The 2019 Netflix movie Dolemite Is My Name, starring Eddie Murphy, tells the story of Rudy Ray Moore's life and career. Moore entertained audiences as a musician and comedian for years, first doing stand-up and then starring in Blaxploitation films.
Not as well known as some of his contemporaries, Moore was the master of racy content and foul language. In his numerous albums - especially through characters like Dolemite - Moore blended music and comedy in a style that continues to influence performers today.
With honorifics like "Godfather of Rap" and "King of Party Records," it's pretty clear that Rudy Ray Moore made an impact. Until you can go check out one of Moore's many films for yourself or catch the biopic, here's what you need to know about Rudy Ray Moore.
Rudolph Frank Moore, born in Arkansas in 1927, lived many lives before parlaying his musical and comedic talents into a successful career. Known as Rudy Ray, Moore entertained at night clubs in Ohio and Wisconsin before being drafted in 1950. As part of an entertainment unit in the military, Moore performed country songs with a hillbilly flair as the Harlem Hillbilly.
Moore returned to the United States during the late 1950s and went to Los Angeles to revitalize his music career. He released his first comedy album, Below the Belt, that same year.
Moore's unique style integrated raunchy lyrics in rhymed verse with a musical backdrop - in what he later called "poetry in an X-rated vein." Through the course of his career, this format led to the creation of the Dolemite character as well as Moore's moniker: the Godfather of Rap.
Moore's work has influenced countless artists and performers. Snoop Dogg affirmed the man's legendary status in 2006 when he said, "Without Rudy Ray Moore, there would be no Snoop Dogg, and that’s for real."
Moore's first album, Below the Belt (1959), was followed by The Beatnik Scene (1962) and A Comedian is Born (1964). Each album featured such raunchy lyrics and erotic artwork that they had to be sold from behind record store counters in brown paper bags - much like pornography.
Moore developed an underground following and was soon considered the first X-rated comedian for going further than better known comics like Red Foxx and Richard Pryor.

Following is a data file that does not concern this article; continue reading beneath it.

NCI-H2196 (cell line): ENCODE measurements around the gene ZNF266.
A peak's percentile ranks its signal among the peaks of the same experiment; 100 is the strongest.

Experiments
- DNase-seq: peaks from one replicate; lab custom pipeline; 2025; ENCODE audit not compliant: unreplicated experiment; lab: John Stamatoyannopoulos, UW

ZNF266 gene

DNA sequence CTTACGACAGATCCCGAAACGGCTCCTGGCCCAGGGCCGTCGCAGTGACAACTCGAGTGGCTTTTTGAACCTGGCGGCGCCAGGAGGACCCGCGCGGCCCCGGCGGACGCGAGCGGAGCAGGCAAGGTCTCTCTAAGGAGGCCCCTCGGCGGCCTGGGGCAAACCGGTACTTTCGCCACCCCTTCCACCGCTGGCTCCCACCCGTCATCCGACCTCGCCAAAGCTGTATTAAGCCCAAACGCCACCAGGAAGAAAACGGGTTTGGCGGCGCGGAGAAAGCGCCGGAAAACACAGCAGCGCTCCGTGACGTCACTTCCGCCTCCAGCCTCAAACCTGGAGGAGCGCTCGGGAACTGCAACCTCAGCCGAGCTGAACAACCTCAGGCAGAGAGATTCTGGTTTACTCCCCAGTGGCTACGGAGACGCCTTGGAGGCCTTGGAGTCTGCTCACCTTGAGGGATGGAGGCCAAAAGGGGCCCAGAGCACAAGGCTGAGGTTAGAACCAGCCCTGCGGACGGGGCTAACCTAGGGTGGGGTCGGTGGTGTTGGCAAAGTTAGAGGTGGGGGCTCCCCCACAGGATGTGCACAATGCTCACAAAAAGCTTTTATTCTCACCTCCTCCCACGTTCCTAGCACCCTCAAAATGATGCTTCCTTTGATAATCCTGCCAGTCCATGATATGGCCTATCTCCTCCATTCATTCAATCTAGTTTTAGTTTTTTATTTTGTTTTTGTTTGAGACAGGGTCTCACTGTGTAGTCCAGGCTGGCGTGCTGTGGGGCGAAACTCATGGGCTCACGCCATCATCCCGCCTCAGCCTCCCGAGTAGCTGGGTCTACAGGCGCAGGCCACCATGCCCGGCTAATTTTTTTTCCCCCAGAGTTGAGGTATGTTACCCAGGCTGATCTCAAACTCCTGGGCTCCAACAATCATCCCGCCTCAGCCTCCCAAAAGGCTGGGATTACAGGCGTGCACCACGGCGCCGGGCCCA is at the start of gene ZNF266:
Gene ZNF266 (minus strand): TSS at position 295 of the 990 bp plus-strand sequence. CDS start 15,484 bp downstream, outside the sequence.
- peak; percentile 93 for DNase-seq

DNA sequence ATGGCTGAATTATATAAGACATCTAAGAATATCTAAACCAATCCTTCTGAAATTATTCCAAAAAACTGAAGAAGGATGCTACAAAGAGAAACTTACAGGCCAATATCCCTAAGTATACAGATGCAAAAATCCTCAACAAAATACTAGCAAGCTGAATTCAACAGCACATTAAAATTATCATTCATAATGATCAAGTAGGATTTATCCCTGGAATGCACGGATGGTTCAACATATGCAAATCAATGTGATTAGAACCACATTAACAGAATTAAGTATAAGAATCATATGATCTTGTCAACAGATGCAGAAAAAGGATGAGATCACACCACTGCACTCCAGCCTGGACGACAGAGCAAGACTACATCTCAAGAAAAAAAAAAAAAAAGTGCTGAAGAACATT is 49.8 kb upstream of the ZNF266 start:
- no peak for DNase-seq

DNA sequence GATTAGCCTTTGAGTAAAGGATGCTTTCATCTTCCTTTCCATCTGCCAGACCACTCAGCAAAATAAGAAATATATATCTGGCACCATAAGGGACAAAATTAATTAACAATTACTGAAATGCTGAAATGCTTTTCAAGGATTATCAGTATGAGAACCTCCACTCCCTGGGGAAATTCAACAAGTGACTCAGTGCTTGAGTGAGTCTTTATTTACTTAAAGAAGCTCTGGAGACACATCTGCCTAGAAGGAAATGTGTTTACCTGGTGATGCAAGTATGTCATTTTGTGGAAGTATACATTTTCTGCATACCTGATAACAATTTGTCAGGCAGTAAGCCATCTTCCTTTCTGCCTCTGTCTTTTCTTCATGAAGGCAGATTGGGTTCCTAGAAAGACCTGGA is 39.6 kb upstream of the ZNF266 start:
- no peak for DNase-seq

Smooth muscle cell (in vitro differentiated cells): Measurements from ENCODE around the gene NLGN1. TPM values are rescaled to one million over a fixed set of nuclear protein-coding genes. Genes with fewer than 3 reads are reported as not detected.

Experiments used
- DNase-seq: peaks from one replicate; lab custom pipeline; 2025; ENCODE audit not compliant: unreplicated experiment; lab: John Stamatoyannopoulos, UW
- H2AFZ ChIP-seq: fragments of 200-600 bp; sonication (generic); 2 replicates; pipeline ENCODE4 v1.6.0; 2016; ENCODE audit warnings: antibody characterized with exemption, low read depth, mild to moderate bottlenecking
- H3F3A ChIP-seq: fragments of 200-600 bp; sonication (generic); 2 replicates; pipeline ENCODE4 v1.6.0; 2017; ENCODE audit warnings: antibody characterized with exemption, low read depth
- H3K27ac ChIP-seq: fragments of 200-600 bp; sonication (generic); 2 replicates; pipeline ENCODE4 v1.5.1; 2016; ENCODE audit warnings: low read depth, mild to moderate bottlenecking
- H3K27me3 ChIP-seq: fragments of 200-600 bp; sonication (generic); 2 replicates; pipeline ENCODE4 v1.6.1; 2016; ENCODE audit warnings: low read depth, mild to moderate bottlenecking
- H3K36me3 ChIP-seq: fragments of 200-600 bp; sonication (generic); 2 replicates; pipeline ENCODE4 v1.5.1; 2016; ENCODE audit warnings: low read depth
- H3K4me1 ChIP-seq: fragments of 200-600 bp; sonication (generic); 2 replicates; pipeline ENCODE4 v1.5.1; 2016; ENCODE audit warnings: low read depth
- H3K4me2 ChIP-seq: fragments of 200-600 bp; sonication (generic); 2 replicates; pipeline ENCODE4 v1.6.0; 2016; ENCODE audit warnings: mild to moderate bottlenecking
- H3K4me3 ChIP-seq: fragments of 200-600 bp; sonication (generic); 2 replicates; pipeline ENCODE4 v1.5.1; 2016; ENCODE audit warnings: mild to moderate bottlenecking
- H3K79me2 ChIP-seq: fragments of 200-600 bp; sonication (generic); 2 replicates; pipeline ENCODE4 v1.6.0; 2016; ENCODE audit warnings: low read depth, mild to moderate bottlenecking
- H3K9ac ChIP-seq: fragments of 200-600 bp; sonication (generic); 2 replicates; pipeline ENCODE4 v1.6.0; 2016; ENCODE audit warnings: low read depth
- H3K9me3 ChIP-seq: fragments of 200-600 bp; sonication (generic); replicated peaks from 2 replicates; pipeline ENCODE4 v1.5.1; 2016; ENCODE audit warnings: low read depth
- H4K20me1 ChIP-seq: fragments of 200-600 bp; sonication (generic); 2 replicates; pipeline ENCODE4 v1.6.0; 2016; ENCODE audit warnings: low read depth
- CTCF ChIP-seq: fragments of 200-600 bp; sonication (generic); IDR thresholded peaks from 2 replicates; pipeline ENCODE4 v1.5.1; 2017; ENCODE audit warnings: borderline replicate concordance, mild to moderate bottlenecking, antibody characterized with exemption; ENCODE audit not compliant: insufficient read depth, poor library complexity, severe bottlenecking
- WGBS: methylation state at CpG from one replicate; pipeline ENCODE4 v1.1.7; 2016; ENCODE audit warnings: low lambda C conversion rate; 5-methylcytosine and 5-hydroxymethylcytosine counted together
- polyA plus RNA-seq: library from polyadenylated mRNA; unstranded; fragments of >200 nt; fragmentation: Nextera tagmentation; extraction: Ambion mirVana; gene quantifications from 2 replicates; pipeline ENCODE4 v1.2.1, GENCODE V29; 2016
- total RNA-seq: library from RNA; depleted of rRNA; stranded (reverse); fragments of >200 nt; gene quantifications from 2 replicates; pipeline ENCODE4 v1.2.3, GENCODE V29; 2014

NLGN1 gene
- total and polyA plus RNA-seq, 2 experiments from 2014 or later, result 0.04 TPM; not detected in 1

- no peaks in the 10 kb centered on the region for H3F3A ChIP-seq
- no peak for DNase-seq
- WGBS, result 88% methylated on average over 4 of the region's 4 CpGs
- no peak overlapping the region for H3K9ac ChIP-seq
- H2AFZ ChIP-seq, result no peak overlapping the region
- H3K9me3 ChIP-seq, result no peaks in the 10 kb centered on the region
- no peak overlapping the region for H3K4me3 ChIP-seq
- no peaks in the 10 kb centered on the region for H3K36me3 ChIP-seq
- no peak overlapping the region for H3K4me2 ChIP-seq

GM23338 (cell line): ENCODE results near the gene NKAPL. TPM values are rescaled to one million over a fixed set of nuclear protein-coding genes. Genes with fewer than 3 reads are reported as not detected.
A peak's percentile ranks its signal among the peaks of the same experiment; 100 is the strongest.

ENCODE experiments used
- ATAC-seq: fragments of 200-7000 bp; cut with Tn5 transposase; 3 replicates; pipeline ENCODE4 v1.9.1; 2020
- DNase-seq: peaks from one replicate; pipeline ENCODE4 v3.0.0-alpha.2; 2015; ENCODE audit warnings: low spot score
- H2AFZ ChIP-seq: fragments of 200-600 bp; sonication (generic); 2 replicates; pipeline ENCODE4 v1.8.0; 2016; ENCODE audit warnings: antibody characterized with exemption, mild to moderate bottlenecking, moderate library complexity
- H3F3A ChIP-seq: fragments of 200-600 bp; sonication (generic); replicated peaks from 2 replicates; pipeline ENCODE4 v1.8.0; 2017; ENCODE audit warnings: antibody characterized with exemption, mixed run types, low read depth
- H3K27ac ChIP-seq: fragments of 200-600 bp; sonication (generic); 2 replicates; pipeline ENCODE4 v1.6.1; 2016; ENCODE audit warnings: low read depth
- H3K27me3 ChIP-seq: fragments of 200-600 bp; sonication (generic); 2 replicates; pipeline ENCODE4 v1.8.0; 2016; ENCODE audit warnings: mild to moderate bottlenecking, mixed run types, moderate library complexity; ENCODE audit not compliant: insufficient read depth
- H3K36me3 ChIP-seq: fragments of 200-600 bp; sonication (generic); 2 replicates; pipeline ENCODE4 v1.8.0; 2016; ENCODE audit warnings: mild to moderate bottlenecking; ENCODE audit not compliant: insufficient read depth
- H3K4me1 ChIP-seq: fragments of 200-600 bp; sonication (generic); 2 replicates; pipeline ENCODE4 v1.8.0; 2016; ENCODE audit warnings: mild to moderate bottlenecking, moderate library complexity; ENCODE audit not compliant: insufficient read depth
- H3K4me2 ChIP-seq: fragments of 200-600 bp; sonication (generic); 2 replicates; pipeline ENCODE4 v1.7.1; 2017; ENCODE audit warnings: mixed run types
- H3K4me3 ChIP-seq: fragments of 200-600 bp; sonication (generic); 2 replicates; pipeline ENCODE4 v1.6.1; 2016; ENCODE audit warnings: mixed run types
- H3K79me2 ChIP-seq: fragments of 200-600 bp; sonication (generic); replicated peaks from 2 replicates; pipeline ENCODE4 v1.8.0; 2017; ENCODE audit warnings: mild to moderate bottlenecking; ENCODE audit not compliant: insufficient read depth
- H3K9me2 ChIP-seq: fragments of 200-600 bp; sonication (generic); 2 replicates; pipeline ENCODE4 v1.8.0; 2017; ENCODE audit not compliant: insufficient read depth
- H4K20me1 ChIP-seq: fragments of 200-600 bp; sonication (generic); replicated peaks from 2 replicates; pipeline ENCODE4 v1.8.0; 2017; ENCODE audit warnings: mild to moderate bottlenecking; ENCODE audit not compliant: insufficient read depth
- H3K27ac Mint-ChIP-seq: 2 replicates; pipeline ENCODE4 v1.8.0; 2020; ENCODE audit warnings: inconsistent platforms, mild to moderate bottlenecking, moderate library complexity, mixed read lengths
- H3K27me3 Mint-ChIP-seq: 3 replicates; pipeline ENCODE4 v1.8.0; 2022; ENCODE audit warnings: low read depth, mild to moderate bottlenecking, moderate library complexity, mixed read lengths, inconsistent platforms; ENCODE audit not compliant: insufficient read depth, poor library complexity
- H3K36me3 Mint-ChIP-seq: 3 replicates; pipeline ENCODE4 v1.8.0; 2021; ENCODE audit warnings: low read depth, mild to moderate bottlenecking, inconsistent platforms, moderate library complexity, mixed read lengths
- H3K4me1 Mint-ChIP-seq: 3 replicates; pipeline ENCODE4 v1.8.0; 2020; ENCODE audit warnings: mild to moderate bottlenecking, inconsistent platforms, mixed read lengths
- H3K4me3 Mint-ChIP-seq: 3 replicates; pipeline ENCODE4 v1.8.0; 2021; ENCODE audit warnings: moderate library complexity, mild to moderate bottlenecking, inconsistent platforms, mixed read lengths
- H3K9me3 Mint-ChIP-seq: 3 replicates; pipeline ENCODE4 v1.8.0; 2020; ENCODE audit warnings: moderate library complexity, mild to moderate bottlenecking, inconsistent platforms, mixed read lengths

As Moore built his career and his persona, he consciously "did rap and rhyme [that]... wasn't just a word that rhymed with another one.... This was my motto: 'Don't come up with routine stuff.'"
Moore acknowledged that other comedians had tested the waters when it came to vulgarity, but he asserts that he "was the first to use hardcore four-letter-word phrasing. "
Moore worked at a record store in Los Angeles during the 1960s, where he interacted with charismatic locals like Rico, the inspiration for his Dolemite character.
According to Moore, an alcoholic named Rico would visit the record store and tell stories about a pimp named Dolemite in exchange for some cash:
And in this record store, there was a wino who would come in and tell all these raunchy toasts, named Rico. He would come in there and want me to give him money for soup, 'cause he had all his teeth knocked out for messing with people.... He'd say, "Rudy, give me some money for some soup." I said, "Rico, I want you to crack some things for me here in the store, while all these people are here." So Rico did the monologue "Dolemite."
As Rico rhymed his tales, Moore recorded his words and later adapted them into a comedy routine:
I got Rico some reefer and some wine and invited him to my house and taped material, and then I recorded it. So this was the first beginning of my career.
As Moore gathered Rico's stories, he knew he'd struck gold. Moore recalled, "overnight, the people just fell out. It hit overnight."
The success of Moore's subsequent albums, Eat Out More Often, This P*ssy Belongs To Me, and The Dirty Dozen (all recorded in 1970 and 1971), allowed him to finance a movie based on the Dolemite character.
Moore, after assuming the Dolemite role on his albums and in his comedy performances, enlisted writer Jerry Jones to help him transition Dolemite onto film. Moore recalled:
I took the money that I had made off of my party records and shot my own film.... That's how I got into film, on my own. If I hadn't did it myself, I'd never have gotten onto film. So I'm on film purely because of my own doing.
Moore later indicated that the film cost $90,000 to make, or "chump change that they would've spent in one day by one of them big film companies."